By the time we were climbing off pitch 10 it was 9:30. We discussed stopping at the Thanksgiving ledge or possibly the 14th bivy if we were moving slow.
Wizard took pitches 11, 12, 13 and I took us up to the top of pitch 14 and the next night’s bivy, arriving around 6:30, just as the sun was setting again. We’d climbed 4 pitches in nine hours. Slack expectations lead to even slower progress, I guess. Wizard objected to the turd in the haul bag and insisted it hang underneath.
The mess of pitch 12:
Cleaning pitch 12’s traverse was very difficult with tricky lower outs to retrieve the gear. I had the tail end of the lower out line attached to the back of my harness…with the shit bag. I wanted to clip it under the haul bag but didn’t get a chance before it was lowered out and away. I made my way across the traverse, rigging up lower outs and strugging to unweight the rope to clean the cams. Once the Haul bag was at the belay Wizard began taking in the lower out line. Magically the shit bag was airborn. I heard it hit the wall underneath me and I caught a glimpse of it as it free fell out of sight. Shit happens.
A note on cleaning these horizontal traverses, they’re a pain in the ass under the best conditions. Leaving more gear between the lower out points would have helped as I would have been able to re-aid and back clean the pieces in reverse order. Alternatively, back clean everything. The only solution I could come up with was to tension the entire line between the lower out loop and ascender to unweight the cams. Yeah, a pain in the ass.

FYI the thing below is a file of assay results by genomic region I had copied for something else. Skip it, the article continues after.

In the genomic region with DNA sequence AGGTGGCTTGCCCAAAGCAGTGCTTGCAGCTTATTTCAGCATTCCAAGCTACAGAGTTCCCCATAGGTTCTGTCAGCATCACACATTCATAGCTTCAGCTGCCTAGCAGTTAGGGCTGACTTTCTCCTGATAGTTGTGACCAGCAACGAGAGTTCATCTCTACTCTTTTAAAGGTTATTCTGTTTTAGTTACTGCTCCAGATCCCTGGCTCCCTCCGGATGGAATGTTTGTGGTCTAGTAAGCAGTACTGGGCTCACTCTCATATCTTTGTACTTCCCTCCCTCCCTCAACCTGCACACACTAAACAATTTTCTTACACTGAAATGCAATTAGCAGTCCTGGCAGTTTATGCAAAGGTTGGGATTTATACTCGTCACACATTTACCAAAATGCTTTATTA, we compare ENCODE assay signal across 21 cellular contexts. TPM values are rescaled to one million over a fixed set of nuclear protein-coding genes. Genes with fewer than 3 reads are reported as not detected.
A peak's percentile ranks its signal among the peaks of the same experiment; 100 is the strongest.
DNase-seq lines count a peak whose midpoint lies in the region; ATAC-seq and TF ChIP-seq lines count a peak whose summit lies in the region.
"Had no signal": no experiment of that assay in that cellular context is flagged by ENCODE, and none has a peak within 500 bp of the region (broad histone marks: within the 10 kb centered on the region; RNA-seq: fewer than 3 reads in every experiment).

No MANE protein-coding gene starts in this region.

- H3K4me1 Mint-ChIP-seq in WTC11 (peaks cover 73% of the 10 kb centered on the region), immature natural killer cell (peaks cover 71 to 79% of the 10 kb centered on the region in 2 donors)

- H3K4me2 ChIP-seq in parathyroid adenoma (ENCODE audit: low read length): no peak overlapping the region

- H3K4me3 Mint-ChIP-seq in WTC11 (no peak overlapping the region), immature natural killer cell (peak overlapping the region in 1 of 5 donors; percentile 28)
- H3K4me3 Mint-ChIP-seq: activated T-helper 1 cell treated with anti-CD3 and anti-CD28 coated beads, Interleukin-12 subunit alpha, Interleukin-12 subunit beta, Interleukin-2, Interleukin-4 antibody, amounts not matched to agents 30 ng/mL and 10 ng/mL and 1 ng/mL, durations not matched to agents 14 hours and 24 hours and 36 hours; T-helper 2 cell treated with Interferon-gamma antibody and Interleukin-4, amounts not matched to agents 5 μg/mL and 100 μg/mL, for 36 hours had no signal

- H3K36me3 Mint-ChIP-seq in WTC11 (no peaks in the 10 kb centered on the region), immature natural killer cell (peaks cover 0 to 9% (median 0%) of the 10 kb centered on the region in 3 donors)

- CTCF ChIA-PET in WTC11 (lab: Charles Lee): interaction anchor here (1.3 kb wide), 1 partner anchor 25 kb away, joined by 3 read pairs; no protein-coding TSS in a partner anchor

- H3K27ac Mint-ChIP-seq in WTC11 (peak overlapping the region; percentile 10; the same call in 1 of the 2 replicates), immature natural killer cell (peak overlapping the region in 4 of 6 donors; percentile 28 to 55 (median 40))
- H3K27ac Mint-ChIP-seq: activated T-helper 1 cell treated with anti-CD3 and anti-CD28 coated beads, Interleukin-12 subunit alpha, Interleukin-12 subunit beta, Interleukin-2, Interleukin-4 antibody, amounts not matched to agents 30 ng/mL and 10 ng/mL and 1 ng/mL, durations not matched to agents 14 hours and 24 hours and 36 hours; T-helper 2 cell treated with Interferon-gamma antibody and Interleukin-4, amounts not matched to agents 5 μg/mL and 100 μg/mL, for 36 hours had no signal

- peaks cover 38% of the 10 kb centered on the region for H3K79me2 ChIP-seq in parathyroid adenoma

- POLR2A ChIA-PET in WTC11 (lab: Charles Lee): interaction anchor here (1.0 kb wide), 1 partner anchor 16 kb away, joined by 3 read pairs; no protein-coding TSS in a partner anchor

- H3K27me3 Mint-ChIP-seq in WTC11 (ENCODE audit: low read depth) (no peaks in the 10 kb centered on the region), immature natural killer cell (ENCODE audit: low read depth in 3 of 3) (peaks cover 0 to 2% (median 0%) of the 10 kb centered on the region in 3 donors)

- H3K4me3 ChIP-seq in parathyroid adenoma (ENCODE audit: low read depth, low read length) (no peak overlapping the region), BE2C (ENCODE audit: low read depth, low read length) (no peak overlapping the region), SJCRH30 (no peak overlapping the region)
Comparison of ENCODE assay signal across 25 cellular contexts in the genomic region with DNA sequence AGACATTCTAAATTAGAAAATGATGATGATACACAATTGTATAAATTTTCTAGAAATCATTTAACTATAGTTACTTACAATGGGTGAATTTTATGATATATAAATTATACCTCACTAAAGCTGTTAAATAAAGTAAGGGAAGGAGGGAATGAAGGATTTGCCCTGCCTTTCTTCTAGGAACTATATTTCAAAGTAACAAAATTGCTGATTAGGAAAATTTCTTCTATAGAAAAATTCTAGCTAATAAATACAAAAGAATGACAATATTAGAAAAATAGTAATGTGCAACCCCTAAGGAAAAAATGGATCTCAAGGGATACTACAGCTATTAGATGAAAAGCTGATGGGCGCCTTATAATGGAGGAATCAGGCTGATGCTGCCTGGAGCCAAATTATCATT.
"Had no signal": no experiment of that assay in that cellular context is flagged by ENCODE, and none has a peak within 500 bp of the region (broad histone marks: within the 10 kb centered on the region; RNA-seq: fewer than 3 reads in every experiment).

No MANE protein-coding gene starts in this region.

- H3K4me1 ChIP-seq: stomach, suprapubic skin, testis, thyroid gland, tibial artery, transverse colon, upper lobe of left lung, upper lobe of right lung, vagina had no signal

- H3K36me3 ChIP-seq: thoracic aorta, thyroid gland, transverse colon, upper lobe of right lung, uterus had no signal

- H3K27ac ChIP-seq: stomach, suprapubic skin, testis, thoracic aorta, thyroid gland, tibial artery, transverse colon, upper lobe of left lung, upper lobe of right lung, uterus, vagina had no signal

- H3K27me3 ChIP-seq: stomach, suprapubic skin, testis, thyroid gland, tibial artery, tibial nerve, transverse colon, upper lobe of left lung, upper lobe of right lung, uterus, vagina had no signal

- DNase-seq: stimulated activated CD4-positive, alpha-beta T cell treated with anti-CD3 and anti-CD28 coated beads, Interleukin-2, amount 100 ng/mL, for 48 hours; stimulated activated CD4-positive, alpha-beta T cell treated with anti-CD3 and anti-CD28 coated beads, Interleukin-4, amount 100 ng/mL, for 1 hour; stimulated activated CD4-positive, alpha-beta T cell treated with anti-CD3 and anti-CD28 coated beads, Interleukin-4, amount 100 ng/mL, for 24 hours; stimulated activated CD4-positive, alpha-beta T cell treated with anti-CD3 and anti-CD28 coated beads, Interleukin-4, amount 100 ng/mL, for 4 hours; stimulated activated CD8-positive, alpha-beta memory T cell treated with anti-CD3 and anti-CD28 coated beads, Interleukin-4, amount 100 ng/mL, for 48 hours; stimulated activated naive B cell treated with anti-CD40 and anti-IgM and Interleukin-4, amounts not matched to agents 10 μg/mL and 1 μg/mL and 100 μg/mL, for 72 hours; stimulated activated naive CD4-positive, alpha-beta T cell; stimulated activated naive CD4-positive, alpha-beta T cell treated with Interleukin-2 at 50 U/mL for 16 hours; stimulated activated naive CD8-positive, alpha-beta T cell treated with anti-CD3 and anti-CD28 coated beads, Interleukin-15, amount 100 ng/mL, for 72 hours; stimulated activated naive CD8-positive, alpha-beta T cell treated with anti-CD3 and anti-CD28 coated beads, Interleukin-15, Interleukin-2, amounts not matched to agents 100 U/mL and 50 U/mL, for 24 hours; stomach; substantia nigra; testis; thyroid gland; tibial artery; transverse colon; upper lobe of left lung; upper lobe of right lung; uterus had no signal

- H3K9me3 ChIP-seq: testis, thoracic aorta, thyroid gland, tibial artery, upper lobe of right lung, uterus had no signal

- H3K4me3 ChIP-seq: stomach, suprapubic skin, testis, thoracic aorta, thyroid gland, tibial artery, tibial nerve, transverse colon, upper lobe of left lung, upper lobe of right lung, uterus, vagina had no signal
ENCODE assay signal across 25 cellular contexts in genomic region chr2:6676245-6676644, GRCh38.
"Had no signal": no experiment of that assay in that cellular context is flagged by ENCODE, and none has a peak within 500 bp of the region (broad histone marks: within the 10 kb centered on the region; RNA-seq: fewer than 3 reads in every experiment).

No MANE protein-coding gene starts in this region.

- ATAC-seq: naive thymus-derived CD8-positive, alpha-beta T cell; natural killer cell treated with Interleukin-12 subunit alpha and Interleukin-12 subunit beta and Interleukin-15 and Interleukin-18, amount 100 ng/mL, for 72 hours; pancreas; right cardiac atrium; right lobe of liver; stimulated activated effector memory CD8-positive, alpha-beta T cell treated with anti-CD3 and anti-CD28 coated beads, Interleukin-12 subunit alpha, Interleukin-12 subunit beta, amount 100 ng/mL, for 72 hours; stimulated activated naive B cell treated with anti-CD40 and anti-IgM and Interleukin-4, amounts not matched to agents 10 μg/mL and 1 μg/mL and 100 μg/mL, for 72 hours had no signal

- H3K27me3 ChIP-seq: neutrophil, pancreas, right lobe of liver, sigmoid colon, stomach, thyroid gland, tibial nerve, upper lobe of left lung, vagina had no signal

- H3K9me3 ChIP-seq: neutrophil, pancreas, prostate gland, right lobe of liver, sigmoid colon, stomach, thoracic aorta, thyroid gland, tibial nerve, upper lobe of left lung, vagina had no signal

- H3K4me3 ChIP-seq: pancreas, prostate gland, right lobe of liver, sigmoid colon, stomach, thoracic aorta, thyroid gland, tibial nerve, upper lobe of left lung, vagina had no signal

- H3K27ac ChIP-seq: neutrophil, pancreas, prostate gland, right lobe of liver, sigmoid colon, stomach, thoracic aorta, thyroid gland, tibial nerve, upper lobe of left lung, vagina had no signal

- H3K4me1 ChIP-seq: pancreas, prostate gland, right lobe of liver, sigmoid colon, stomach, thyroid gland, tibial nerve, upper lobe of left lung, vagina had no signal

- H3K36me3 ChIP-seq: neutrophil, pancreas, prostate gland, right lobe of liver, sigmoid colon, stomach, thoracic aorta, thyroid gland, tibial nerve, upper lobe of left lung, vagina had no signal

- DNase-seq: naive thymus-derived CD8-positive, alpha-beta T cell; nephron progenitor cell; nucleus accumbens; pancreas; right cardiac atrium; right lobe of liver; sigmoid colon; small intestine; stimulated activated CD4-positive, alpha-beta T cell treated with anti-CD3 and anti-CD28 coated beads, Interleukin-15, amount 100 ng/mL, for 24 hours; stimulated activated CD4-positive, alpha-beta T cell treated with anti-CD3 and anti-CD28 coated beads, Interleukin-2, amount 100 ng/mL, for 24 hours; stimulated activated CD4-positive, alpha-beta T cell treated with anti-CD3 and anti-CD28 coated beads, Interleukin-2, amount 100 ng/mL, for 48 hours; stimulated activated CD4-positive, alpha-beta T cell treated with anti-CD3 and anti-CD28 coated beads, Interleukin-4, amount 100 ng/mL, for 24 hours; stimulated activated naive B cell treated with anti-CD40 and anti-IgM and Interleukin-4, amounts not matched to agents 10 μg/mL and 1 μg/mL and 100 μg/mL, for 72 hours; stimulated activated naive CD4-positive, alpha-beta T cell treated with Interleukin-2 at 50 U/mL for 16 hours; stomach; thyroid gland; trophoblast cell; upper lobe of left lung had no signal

Pitch 14 was exciting. I took the lead off the sloping ledge and along the “better way.” This so called “better way” is a sketchy free climbing in approach shoes with a leg breaking fall underneath. Of course it went fine but I was less than psyched on it. Additionally, we had packed up the big cams again and they were much in need after the bush. There are two hook moves to the bush and I definitely aided off that poor shrub. Miraculously I found a #4 stuck in the crack above the bush and was glad to have it! This pitch would have gone much faster in free climbing shoes.
The Bivy at Pitch 14 was lush compared to the previous night, but still uncomfortable enough to keep me up half the night. The belay only has one bolt with a static cord tied to it. There is a crack which takes .5-.75” cams.
At this point we realized we were down to strict water rationing. Split one 1/2 liter per pitch would put us at empty at the top of the climb. We had plenty of food, but water was desperate.
Day 5: Thursday, Sep 27, 2012
We woke early and Wizard took on pitch 15, 16, 17 to the Thanksgiving day ledge.
He took his first dump just after starting up the pitch. Since we were already packed for the day the turd would be going back near the top of the bag. And this time without the dry bag. He bagged it 3 times and stuffed it as far as we could. Wizard found a slightly busted #0 Mastercam laying on a ledge, maybe he can get the trigger wire replaced. Wizard took a hard fall on to his daisy chain pitch 15 but continued on for the next 2 pitches as well.
We were at the ledge around 1:00PM and ran into Sky and Amanda. These guys saved our asses, giving us some water and fixing our lines the last two pitches. I spent a long time at the belay atop pitch 18 waiting for them to finish up, but I’m sure we moved faster in the end having our ropes brought up the last technical pitches. I was a little let down not getting to lead the last two pitches… but I got over it.